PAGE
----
Babatunde Lea 

Umbo Weti: A Tribute to Leon Thomas

The spirituality in John Coltrane's music was not apparent to many listeners, especially during his final years, when his performances became increasingly complex, cacophonous, and long. His spiritual vibe was made accessible to a wider audience two years following his death by his stylistic disciple Pharoah Sanders, on the 1969 album Karma. The song "The Creator Has a Master Plan," a distillation by Sanders of Coltrane's "A Love Supreme" with lyrics and vocals about "peace and happiness for every man" by the previously little-known Leon Thomas, became a surprise hit. Thomas, who later sang with Santana, died in 1999.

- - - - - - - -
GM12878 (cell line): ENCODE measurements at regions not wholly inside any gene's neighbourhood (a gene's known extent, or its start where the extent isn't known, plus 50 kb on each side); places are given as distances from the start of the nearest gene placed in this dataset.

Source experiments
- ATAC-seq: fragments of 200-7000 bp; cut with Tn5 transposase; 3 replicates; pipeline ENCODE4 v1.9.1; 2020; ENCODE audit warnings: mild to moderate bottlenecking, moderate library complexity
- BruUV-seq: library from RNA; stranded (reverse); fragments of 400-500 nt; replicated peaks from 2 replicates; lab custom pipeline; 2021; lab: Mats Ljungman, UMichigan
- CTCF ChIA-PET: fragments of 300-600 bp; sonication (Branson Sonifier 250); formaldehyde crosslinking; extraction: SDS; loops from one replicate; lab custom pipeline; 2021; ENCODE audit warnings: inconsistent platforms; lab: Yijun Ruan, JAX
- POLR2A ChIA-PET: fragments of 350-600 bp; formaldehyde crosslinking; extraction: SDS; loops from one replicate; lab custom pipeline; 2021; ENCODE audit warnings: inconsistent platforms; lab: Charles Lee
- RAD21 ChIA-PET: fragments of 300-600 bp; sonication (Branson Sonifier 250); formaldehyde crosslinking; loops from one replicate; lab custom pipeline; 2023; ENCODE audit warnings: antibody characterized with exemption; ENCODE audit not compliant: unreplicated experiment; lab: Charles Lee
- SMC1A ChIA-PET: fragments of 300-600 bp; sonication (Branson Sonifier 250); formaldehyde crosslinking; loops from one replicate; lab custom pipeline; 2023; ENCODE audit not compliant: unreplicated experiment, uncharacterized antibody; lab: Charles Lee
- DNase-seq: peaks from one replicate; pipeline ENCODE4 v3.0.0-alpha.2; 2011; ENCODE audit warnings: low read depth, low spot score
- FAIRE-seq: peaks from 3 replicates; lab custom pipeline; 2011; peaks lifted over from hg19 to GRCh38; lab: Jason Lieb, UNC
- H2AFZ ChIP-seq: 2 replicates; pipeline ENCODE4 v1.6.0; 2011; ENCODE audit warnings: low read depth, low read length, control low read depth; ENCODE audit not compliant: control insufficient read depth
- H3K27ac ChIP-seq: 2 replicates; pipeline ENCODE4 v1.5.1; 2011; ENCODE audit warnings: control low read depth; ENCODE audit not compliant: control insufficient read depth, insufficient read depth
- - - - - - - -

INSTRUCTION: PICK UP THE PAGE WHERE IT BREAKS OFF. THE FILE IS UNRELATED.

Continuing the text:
Much of the essence associated with Coltrane, Sanders, and Thomas flows through Vallejo drummer Babatunde Lea's two-disc Umbo Weti, recorded a year ago at Yoshi's in Oakland with the alternately rhapsodic and ferocious Coltrane-inspired tenor saxophonist Ernie Watts, pianist Patrice Rushen, bassist Gary Brown, and Los Angeles vocalist Dwight Trible. The CD title is a pygmy word for yodeling, yet Timble's yodels are far less developed than were Thomas'. Trible's ringing baritone pipes are similar to Thomas', however, and his wordless interludes avoid the clichés of scat. The program consists of six Thomas compositions, some written with Sanders, along with two by Lea, one by Watts, Coltrane's "Cousin Mary," Horace Silver's "Song for My Father," and John Lee Hooker's "Boom Boom," which is fitting, as Thomas began his career as a blues shouter with Count Basie. (Motema)


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